Table 1 summarizes their accuracy.111 In line with
prior work, we use the AlexNet model trained on the ImageNet dataset as
In line with prior work, we use the AlexNet model trained on the ImageNet dataset as the baseline.
When training a binary network, all techniques including ours maintain weights in floating point format. During forward propagation, the weights (and activations, if both weights and activations are to be binarized) are passed through a binarization function , which projects incoming values to a small, discrete set. In backward propagation, a custom gradient, which updates the floating point weights, is applied to the binarization layer. After training is complete, the binarization function is applied one last time to the floating point weights to create a true binary (or more generally, small, discrete) set of weights, which is used for inference from then on.
Binarization was first introduced by Courbariaux et al. (2015)
. In this initial investigation, dubbed BinaryConnect, 32-bit tensorswere converted to 1-bit variants using the stochastic equation
is the hard sigmoid function defined bymax(, min(, )). For the custom gradient function, BinaryConnect simply used .
Although BinaryConnect showed excellent results on relatively simple datasets such as CIFAR-10 and MNIST, it performed poorly on ImageNet, achieving only an accuracy of 27.9%. Courbariaux et al. (2016) later improved this model by simplifying the binarization by simply taking and adding a gradient for this operation, namely the straight-through estimator:
The authors showed that the straight-through estimator allowed the binarization of activations as well as weights without collapse of model performance. However, they did not attempt to train a model on ImageNet in this work.
Rastegari et al. (2016) made a slight modification to the simple pure single bit representation that showed improved results. Now taking a binarized approximation as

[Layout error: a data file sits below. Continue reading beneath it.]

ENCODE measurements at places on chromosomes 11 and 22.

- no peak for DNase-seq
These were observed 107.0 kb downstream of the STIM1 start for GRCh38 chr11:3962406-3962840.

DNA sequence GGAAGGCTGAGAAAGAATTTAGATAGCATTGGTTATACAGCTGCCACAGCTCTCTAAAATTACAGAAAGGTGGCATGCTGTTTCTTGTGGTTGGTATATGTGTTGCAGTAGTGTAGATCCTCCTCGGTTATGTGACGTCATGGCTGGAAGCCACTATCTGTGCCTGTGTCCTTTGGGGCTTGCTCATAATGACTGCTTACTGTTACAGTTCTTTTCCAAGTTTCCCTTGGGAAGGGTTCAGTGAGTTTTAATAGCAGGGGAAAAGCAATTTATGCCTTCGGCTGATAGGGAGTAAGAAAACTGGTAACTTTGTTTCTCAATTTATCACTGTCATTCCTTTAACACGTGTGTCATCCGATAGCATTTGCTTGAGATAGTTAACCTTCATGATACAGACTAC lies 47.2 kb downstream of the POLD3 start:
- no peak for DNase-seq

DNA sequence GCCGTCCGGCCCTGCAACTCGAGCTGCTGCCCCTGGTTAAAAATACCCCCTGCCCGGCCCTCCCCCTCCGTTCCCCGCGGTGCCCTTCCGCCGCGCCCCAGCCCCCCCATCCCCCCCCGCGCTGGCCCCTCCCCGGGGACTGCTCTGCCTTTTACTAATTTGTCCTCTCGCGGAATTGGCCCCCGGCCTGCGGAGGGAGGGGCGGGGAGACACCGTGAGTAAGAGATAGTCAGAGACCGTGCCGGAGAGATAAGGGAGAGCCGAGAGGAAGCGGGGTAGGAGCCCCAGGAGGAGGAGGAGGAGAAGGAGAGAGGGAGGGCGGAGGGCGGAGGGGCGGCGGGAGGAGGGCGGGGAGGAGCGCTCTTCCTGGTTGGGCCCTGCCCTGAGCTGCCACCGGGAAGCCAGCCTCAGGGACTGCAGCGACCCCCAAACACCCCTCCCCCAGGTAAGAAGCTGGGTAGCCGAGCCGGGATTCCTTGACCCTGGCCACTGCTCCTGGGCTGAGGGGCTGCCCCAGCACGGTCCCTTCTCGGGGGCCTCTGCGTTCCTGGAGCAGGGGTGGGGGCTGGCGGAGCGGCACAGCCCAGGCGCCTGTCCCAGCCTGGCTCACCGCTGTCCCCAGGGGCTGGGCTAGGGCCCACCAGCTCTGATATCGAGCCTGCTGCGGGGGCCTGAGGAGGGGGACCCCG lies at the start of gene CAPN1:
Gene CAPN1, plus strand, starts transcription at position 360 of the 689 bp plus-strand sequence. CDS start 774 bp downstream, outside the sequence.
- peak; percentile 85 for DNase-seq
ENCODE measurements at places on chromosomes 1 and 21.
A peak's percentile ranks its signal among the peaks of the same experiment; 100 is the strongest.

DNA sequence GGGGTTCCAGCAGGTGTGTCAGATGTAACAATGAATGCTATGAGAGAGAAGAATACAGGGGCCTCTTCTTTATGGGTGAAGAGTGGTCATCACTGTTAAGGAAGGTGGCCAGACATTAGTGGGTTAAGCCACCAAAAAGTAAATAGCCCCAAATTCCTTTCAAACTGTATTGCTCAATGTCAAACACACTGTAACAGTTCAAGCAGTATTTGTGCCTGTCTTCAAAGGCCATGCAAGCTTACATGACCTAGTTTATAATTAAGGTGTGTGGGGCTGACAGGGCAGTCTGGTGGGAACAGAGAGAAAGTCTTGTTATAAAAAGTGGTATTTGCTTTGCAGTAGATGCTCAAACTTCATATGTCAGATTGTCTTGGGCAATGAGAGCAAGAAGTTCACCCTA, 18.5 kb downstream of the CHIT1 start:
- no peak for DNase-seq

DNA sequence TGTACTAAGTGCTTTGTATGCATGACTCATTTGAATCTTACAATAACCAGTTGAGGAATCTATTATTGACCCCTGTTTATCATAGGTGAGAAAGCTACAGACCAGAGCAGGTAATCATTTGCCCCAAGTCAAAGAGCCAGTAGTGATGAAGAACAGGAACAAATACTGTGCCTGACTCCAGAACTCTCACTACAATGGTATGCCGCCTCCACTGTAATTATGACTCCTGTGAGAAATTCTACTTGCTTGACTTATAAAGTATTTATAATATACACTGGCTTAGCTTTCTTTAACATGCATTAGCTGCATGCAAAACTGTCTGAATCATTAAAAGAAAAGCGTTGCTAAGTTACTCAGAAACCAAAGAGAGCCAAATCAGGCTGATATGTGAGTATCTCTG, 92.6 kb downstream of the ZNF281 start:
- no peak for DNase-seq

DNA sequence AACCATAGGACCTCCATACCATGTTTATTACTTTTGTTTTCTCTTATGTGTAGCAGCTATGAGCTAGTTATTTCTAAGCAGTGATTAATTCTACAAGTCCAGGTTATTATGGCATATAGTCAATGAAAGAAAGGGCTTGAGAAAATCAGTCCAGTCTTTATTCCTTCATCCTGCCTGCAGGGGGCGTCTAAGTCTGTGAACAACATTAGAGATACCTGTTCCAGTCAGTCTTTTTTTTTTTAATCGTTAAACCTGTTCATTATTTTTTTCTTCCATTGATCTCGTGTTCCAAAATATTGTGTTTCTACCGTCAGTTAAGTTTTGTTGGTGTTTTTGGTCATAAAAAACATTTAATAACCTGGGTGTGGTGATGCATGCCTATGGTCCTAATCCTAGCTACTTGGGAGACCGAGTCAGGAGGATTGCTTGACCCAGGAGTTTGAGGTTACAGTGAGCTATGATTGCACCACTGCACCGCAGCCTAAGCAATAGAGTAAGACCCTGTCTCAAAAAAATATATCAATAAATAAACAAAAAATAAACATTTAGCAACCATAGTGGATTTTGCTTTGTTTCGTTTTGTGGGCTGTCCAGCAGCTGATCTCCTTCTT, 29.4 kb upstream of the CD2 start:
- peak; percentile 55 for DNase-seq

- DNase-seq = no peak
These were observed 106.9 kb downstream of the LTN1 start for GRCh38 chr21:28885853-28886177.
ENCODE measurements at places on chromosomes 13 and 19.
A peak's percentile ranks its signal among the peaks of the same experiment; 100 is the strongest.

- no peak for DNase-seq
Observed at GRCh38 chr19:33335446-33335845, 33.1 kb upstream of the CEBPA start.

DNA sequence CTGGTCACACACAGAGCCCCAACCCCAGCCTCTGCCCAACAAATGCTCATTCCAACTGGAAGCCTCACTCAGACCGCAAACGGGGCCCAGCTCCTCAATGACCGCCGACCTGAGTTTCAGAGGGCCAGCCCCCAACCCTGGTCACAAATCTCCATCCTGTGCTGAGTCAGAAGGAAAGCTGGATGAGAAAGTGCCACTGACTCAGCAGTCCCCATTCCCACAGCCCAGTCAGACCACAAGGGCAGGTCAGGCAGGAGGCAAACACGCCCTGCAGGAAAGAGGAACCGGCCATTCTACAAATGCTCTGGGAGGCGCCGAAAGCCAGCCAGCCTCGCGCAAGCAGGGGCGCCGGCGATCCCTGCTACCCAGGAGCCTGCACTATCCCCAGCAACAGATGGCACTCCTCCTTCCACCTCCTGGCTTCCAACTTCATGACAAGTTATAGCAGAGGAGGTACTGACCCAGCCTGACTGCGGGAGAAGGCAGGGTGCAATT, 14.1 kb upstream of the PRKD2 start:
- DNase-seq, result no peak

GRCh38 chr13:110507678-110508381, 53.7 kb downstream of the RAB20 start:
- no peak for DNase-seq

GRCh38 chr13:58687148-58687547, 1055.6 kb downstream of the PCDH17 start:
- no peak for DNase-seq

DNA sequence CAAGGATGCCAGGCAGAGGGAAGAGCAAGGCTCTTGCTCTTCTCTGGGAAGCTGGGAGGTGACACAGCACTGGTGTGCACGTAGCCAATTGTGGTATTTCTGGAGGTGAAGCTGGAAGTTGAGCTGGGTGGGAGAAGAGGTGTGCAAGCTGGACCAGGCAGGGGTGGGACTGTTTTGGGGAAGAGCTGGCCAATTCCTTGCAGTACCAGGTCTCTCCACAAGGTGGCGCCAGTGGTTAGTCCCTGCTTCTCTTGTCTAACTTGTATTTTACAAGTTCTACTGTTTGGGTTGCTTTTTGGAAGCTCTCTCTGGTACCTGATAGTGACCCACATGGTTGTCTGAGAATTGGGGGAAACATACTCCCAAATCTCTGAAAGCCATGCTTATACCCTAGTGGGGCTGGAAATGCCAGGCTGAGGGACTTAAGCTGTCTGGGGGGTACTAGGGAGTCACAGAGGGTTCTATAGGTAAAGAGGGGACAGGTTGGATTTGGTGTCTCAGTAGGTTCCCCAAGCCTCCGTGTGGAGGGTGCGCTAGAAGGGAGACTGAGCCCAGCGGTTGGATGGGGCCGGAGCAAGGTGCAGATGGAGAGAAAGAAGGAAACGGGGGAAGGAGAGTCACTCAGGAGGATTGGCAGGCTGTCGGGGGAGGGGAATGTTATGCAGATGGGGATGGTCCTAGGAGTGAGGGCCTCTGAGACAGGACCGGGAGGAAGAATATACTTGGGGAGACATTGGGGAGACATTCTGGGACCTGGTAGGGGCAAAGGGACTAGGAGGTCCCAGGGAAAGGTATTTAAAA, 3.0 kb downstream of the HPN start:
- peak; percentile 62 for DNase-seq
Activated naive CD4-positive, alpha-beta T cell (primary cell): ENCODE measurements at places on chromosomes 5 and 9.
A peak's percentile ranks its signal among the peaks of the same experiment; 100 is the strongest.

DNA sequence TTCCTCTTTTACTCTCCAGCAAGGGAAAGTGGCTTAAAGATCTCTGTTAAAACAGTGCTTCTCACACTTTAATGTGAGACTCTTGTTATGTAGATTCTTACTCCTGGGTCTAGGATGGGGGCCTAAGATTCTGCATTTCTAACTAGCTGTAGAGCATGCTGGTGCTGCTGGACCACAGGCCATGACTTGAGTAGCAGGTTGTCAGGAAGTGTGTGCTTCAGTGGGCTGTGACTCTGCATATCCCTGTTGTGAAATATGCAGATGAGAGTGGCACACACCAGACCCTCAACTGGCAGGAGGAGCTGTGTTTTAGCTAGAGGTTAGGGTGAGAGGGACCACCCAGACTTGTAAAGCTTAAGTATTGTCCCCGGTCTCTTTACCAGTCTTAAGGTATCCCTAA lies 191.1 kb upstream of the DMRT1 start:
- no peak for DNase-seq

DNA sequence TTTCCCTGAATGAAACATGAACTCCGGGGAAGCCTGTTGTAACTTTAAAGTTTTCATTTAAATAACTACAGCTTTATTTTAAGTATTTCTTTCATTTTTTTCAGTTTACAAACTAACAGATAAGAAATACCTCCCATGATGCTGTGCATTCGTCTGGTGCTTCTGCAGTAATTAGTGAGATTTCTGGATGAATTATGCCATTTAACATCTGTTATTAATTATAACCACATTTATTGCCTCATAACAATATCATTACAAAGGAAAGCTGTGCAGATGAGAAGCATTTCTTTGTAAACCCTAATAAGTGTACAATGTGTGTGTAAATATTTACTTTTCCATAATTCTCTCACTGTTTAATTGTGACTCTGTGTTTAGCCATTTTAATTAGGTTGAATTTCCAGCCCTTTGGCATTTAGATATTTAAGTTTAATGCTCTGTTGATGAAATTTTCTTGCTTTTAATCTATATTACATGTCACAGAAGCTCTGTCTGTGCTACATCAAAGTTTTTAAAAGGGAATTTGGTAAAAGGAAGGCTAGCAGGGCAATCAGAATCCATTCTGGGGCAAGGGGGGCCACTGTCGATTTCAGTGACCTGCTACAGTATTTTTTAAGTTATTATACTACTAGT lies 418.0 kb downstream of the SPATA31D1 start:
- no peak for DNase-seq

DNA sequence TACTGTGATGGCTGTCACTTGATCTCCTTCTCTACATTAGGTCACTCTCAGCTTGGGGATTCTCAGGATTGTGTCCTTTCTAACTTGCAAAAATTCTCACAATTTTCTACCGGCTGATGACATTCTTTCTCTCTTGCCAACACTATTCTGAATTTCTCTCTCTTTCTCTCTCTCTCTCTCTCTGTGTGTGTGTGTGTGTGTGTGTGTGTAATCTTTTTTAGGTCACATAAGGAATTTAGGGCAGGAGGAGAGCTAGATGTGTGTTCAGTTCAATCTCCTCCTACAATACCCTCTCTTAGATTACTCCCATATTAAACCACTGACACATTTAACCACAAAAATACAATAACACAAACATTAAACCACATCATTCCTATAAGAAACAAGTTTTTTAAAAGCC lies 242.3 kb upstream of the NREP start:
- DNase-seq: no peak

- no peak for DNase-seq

This additional scalar term allows binarized values to better fit the distribution of the incoming floating-point values, giving a higher fidelity approximation for very little extra computation. The addition of scalars and the straight-through estimator gradient allowed the authors to achieve a Top-1 accuracy of 44.2% on ImageNet.
Hubara et al. (2016) and Zhou et al. (2016) found that increasing the number of bits used to quantize the activations of the network gave a considerable boost to the accuracy, achieving similar Top-1 accuracy of 51.03% and 50.7% respectively. The precise binarization function varied, but the typical approaches include linearly or logarithmically placing the quantization points between 0 and 1, clamping values below a threshold distance from zero to zero (Li et al., 2016), and computing higher bits by measuring the residual error from lower bits (Tang et al., 2017). All -bit binarization schemes require similar amounts of computation at inference time, and have similar accuracy (see Table 1). In this work, we extend the residual error binarization function Tang et al. (2017) for binarizing to multiple () bits:
where is the input tensor, is the residual error up to bit , is a tensor representing the bit of the approximation, and is a scaling factor for the bit. Note that the calculation of bit is a recursive operation that relies on the values of all bits less than . Residual error binarization has each additional bit take a step from the value of the previous bit. Figure 1 illustrates the process of binarizing a single value to 3 bits. Since every binarized value is derived by taking steps, where each step goes left or right, residual error binarization approximates inputs using one of values.